• The Cameo:
    • Willie Roberston from Duck Dynasty fame makes a couple of appearances in the film. He was presumably included after the main filming was completed, when his father, Phil, caught the media's attention for his pro-Christian and anti-gay remarks.
    • The popular Christian band Newsboys shows up for the Grand Finale. However an interesting take as for a cameo they take up a good portion of the ending to the film. Some critics have joked they believed this entire film was an excuse just to have a Newsboys concert.
  • Chewbacca Defense: Pretty much Josh's debate tactic. He doesn't have to prove God exists, he just has to make a class believe he might exist because one cannot prove he doesn't exist.
  • Cleaning Up Romantic Loose Ends: It is hinted that Josh and Ayisha get together after the concert, despite never interacting at all up to that point.
  • Contrived Coincidence:
    • While it's possible, it's incredibly unlikely that Josh would be the only Christian, or the only person who believes in a God of any kind, in a classroom of 80. Justified in that Josh himself notes that it would've been easier to just keep quiet and go with the flow; it's implied that some of the students may have gone that route. Yet this is kind of mitigated by shots of the students acting like this is the first time they have ever heard of God as Josh goes through his speech as well as the pastor blatantly stating that absolutely none of the other students had ever gone to church.
    • Somehow the Newsboys and Duck Dynasty have been following everything that has been going on in one philosophy class. Apparently it was even big enough to mention on the local news despite this fact never being shown. But yet, despite being that big the school board itself seems to have never heard about it.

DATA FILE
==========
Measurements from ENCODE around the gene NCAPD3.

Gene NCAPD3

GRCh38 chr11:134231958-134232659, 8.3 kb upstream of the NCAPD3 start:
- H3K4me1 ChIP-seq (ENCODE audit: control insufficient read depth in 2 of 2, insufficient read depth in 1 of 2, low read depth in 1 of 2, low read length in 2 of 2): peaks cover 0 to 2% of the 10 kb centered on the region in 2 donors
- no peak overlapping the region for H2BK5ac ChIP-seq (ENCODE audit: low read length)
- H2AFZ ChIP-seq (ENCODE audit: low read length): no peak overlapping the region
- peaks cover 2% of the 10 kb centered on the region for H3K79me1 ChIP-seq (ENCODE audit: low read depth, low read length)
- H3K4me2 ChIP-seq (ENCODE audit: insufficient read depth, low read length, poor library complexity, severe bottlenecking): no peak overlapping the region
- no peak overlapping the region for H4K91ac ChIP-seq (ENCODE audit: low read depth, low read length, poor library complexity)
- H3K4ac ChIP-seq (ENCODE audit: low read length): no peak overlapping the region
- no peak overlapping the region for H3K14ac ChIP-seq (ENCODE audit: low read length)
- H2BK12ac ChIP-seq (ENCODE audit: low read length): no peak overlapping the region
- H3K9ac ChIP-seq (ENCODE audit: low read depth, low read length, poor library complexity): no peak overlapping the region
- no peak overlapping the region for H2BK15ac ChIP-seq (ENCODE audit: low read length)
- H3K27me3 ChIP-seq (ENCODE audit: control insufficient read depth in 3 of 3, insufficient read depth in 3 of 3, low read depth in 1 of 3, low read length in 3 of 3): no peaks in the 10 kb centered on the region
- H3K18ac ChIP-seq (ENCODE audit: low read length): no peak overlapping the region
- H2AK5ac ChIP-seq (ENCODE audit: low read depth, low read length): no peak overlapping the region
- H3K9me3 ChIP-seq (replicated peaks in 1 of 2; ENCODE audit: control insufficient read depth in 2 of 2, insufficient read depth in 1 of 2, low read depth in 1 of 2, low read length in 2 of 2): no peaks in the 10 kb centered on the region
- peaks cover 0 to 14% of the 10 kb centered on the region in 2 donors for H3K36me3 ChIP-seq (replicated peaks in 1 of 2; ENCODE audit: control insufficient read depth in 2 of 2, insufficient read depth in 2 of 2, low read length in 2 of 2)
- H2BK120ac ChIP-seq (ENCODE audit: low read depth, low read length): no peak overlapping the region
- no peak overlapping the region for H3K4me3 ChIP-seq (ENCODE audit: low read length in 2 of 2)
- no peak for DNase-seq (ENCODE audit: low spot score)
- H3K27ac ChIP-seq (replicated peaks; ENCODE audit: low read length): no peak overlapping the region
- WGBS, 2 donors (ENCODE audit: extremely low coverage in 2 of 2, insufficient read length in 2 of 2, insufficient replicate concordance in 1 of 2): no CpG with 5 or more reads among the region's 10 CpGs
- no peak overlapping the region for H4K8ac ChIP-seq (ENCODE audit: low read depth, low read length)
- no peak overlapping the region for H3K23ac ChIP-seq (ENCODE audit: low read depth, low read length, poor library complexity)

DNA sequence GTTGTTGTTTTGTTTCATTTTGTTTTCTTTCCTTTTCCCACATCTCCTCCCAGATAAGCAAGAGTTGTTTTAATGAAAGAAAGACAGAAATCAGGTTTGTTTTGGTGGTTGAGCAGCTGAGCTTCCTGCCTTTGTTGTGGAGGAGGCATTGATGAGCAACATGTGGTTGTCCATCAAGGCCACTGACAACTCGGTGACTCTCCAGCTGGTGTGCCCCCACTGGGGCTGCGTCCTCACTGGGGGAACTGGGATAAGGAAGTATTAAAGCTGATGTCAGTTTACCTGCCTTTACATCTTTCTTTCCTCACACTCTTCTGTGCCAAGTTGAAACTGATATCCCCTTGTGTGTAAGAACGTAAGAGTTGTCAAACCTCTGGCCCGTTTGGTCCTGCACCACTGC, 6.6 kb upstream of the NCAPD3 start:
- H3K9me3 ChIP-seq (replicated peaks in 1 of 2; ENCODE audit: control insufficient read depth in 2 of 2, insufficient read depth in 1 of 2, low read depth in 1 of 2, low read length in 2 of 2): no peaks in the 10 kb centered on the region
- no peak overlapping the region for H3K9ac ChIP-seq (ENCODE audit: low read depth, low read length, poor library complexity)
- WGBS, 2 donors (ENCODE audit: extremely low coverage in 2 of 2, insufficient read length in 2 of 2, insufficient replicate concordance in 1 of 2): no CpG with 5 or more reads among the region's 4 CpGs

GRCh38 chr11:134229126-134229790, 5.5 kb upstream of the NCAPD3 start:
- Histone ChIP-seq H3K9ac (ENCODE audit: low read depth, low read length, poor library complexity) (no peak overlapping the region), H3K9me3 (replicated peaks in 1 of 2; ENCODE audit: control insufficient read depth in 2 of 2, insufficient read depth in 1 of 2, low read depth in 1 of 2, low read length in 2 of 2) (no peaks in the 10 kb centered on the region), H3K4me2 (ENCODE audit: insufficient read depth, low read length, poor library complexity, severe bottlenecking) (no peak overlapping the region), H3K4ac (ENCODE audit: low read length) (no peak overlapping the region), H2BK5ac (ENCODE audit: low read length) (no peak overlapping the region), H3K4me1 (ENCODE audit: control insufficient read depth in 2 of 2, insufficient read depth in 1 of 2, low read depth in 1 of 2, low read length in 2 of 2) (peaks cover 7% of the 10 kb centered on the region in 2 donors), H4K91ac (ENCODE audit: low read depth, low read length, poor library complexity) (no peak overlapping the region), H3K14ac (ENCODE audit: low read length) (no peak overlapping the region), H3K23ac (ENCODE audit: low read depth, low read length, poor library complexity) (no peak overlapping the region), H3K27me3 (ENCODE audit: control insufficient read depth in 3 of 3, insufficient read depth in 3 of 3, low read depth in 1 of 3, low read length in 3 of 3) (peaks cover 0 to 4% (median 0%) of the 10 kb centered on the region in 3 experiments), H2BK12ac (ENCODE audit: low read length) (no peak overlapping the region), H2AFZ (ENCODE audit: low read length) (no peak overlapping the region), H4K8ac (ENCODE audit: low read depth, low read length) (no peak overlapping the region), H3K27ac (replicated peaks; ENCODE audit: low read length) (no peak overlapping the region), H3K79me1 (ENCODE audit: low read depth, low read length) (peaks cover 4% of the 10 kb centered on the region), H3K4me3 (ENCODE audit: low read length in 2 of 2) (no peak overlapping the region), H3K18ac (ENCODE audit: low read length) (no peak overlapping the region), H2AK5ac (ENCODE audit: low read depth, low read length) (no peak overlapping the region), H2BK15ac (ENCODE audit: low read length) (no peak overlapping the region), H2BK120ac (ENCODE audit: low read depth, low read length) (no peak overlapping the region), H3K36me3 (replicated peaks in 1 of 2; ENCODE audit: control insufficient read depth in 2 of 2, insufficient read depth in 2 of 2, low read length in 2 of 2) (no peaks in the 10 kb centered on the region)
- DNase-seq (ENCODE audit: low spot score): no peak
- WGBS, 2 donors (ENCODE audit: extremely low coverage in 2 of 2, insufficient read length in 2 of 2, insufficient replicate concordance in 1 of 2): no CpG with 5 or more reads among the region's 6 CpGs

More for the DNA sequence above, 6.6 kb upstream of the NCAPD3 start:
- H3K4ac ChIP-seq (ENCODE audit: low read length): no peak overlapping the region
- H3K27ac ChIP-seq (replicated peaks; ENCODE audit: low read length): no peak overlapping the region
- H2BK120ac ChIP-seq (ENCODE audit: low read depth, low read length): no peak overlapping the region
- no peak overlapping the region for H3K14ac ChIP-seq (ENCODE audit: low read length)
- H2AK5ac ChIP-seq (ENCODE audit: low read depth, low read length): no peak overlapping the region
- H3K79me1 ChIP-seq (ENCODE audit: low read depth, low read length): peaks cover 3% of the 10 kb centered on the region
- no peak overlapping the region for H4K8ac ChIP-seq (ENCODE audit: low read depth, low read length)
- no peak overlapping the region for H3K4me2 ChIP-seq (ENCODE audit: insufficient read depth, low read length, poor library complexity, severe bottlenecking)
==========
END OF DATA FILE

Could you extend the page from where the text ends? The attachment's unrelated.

• Corrupt Corporate Executive: Amy's boyfriend. He doesn't try to hide from it, either. Did we mention he's an atheist?
  • Cynicism Catalyst: Radisson has one, naturally, which is his mother dying of cancer.
  • Decoy Protagonist: The main plot line in the film turns out not to be about Joshua taking any sort of transformational journey, but rather an adaptation of the Prodigal Son parable with Radisson as the main character (and indeed, Kevin Sorbo is listed as the film's top star). Except the Prodigal Son wasn't killed to spark his reform.
  • Downer Ending: Even the fundamentalist Christian protagonist gets one. Sure, Josh gets some people to believe in God, but by the end of this film, Josh lost his girlfriend of six years, Radisson is killed, Mina doesn't realize that Radisson was killed coming to apologize to her, Martin probably put his entire family at risk because of his newfound belief, Amy is likely to die a painful death from cancer very soon, Ayisha has been disowned and is now homeless, and Dave and Jude never got to go to Disney World. If it wasn't for the upbeat music, one would realize that because of Josh everyone is a lot worse off.
  • Dropped a Bridge on Him: Near the end, after Radisson reads a letter from his late mother, he decides to try to reconcile with his girlfriend, but then he gets hit by a car and dies.
  • Dumb and Drummer: During the appearance by the Newboys, one of his band mates says of drummer Duncan Phillips "and gets only the drummer."
  • Easy Evangelism:
    • Radisson converts as he's dying, mostly to push the "There are no atheists in foxholes" message that, deep down, atheists will believe in God when death is staring them in the face. Although it is a little downplayed in this case, as he'd been intending to reconcile with his Christian former girlfriend beforehand, and he appears to have already been reconsidering his view after he found the letter his mother wrote to him begging him not to lose his faith while she was dying.
    • The same goes for the atheist blogger Amy, who converts when she discovers that she has cancer.
    • Martinnote , and by extension the entire class as the film portrays them as having never heard of God while having lived in America, converts to Christianity simply because of Josh's speeches.
    • Ayisha, who has most likely been raised Muslim her whole life, is suddenly a Christian with no clear motivation as to why.